Where does your interest in clean energy stem from?
I was fortunate to spend a few years in Germany earlier in the 2000s, where I saw a country positioning itself to take a leadership position in clean energy. As Alvin Toffler, an American writer and futurist said, “The future is here, it’s just unevenly distributed.” I sometimes feel that in Australia, we’re still waiting for a future that arrived elsewhere years ago.
What does the ocean power sector need to do to be cost-competitive with traditional energy generation? How is Carnegie Wave Energy working towards this goal?
In the first instance, wave power needs to deploy units at commercial scale in small arrays to demonstrate that it is capable of reliable power generation. Then the focus needs to move onto scaling up to deliver cost competitiveness.Article continues below…
Carnegie deployed a commercial unit in Australia in 2011, and is deploying a larger unit with French power company Électricité de France (EDF) this year, ahead of our first multi-unit array project next year.
What has been the greatest achievement of the ocean energy sector in the past five years?
The big challenge in recent times for all clean technology developers has been accessing capital, and this is no different in the ocean energy sector. It has meant that only those companies with strong technology, strong management and strong partners have been able to continue to raise capital and develop their technologies.
The greatest achievement has been made by literally the two or three wave companies globally that have moved ahead of the pack and successfully deployed large-scale prototypes in the ocean through this period. As a result, Carnegie is one of these companies that are now seen as a world leader in our sector.
What is an example of a government incentive that you have found particularly helpful to the growth of the ocean energy industry?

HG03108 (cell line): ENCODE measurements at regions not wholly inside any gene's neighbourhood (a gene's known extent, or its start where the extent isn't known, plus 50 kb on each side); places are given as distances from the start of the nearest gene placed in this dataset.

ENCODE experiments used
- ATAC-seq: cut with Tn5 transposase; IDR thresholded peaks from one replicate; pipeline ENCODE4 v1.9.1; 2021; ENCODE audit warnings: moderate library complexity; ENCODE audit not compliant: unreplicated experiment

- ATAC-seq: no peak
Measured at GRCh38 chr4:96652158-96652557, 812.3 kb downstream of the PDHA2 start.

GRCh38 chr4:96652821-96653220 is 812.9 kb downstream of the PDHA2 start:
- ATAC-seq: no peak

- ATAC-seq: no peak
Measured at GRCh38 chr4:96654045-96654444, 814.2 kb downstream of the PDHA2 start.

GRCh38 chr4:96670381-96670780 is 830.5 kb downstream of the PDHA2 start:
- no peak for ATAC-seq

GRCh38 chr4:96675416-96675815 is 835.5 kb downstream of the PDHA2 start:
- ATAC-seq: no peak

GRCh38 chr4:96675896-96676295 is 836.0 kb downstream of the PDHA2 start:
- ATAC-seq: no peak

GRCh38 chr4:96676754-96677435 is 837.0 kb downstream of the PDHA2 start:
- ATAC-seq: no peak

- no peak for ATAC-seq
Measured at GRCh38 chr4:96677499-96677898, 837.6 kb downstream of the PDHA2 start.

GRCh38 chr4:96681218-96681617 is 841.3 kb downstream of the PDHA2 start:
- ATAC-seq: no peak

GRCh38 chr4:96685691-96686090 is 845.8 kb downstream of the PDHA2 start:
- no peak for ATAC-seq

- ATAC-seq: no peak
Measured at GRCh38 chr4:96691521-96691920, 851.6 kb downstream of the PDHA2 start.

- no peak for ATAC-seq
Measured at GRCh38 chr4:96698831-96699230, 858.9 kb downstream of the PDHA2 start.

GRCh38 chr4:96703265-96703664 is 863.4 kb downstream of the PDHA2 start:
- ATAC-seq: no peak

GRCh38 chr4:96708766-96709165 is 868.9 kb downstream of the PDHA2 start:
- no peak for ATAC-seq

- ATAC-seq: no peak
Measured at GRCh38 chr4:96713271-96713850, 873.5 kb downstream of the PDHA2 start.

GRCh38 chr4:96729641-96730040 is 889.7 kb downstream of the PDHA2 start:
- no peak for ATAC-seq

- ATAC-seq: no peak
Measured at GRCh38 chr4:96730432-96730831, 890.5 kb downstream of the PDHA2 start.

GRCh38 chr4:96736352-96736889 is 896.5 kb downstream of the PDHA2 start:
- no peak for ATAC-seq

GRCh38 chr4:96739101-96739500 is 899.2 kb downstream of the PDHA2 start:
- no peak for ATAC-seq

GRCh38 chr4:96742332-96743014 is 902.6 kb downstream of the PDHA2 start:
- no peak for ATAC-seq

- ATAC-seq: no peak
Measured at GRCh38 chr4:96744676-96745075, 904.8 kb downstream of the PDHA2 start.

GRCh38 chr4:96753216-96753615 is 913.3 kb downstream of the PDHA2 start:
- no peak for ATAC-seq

For the current stage of development of ocean energy, capital grants are the only government incentive that can have a material impact. In two to three years’ time when the first commercial projects are being deployed, then the government focus will need to shift to feed-in tariffs or other market pull incentives that drive scale and cost reduction.
At present, capital subsidy is required to allow developers to span the ‘valley of death’ on the basis that the pioneering developers do not capture the broader public benefit that their efforts generate.
What one piece of advice would you give to new entrants to the clean energy industry?
Expect that it will take twice as long and cost three times as much. Any ocean energy developer that thinks they can develop a commercial product by spending less than $50 million has spent too much time enjoying the recreational aspects of wave energy, and not enough time developing their technology.
What promising technology is your company currently developing?
Carnegie is building on more than $50 million of development spending for its CETO wave technology – Australia’s first wave project utilising an array of multiple wave energy units.
Carnegie’s CETO technology is particularly significant as it is Australian invented and owned, and has the potential to be demonstrated in Australian waters (off Garden Island in Western Australia). Too many times we’ve let similar technologies slip through our fingers and end up in the hands of overseas companies only to buy back their products in the future.
While Carnegie works closely with large international firms such as the French power giant EDF, we have a chance to retain the future value of CETO in Australia and build an industry around a natural resource we possess in abundance.
As Chief Executive of Carnegie Wave Energy, Michael Ottaviano has raised over $45 million in equity, overseen an increase in market capitalisation from $8 million to over $40 million, and secured a total of $20 million in government funding support for Carnegie’s wave technology from Australian, Canadian and French governments. Michael has a Bachelor of Engineering, a Masters of Science and a Doctorate in Business Administration.